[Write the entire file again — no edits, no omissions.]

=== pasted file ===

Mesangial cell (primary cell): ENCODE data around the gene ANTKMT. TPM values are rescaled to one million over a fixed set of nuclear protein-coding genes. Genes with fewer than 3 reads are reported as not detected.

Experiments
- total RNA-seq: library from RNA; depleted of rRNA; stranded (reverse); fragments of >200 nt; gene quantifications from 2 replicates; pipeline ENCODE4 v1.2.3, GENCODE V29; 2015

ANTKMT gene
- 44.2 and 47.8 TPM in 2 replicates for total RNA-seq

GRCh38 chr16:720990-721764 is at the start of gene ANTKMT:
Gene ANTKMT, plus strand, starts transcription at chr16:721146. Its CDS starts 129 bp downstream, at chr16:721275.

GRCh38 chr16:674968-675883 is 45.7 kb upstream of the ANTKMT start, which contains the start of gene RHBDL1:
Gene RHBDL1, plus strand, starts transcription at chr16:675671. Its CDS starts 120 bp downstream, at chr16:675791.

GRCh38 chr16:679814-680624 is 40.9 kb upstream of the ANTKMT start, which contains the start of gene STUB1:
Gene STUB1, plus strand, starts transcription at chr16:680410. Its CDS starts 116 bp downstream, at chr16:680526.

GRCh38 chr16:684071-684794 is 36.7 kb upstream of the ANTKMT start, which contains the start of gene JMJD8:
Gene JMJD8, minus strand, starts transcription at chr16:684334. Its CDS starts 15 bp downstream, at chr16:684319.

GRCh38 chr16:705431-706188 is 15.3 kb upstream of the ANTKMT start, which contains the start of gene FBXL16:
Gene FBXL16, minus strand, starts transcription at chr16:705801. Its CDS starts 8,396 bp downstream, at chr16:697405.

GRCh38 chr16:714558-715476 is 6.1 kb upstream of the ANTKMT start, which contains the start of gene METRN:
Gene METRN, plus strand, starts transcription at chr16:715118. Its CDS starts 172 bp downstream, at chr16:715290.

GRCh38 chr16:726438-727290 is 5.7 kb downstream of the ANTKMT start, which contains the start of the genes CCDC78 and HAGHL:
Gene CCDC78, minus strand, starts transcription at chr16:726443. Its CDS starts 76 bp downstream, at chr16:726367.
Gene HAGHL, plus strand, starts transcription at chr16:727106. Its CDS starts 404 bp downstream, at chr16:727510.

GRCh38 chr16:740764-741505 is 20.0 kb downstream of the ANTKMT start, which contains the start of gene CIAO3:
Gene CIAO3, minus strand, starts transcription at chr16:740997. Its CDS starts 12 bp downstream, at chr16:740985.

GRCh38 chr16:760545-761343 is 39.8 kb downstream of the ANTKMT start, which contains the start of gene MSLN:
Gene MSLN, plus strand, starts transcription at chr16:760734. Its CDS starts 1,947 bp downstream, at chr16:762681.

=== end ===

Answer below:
Mesangial cell (primary cell): ENCODE data around the gene ANTKMT. TPM values are rescaled to one million over a fixed set of nuclear protein-coding genes. Genes with fewer than 3 reads are reported as not detected.

Experiments
- total RNA-seq: library from RNA; depleted of rRNA; stranded (reverse); fragments of >200 nt; gene quantifications from 2 replicates; pipeline ENCODE4 v1.2.3, GENCODE V29; 2015

ANTKMT gene
- 44.2 and 47.8 TPM in 2 replicates for total RNA-seq

GRCh38 chr16:720990-721764 is at the start of gene ANTKMT:
Gene ANTKMT, plus strand, starts transcription at chr16:721146. Its CDS starts 129 bp downstream, at chr16:721275.

GRCh38 chr16:674968-675883 is 45.7 kb upstream of the ANTKMT start, which contains the start of gene RHBDL1:
Gene RHBDL1, plus strand, starts transcription at chr16:675671. Its CDS starts 120 bp downstream, at chr16:675791.

GRCh38 chr16:679814-680624 is 40.9 kb upstream of the ANTKMT start, which contains the start of gene STUB1:
Gene STUB1, plus strand, starts transcription at chr16:680410. Its CDS starts 116 bp downstream, at chr16:680526.

GRCh38 chr16:684071-684794 is 36.7 kb upstream of the ANTKMT start, which contains the start of gene JMJD8:
Gene JMJD8, minus strand, starts transcription at chr16:684334. Its CDS starts 15 bp downstream, at chr16:684319.

GRCh38 chr16:705431-706188 is 15.3 kb upstream of the ANTKMT start, which contains the start of gene FBXL16:
Gene FBXL16, minus strand, starts transcription at chr16:705801. Its CDS starts 8,396 bp downstream, at chr16:697405.

GRCh38 chr16:714558-715476 is 6.1 kb upstream of the ANTKMT start, which contains the start of gene METRN:
Gene METRN, plus strand, starts transcription at chr16:715118. Its CDS starts 172 bp downstream, at chr16:715290.

GRCh38 chr16:726438-727290 is 5.7 kb downstream of the ANTKMT start, which contains the start of the genes CCDC78 and HAGHL:
Gene CCDC78, minus strand, starts transcription at chr16:726443. Its CDS starts 76 bp downstream, at chr16:726367.
Gene HAGHL, plus strand, starts transcription at chr16:727106. Its CDS starts 404 bp downstream, at chr16:727510.

GRCh38 chr16:740764-741505 is 20.0 kb downstream of the ANTKMT start, which contains the start of gene CIAO3:
Gene CIAO3, minus strand, starts transcription at chr16:740997. Its CDS starts 12 bp downstream, at chr16:740985.

GRCh38 chr16:760545-761343 is 39.8 kb downstream of the ANTKMT start, which contains the start of gene MSLN:
Gene MSLN, plus strand, starts transcription at chr16:760734. Its CDS starts 1,947 bp downstream, at chr16:762681.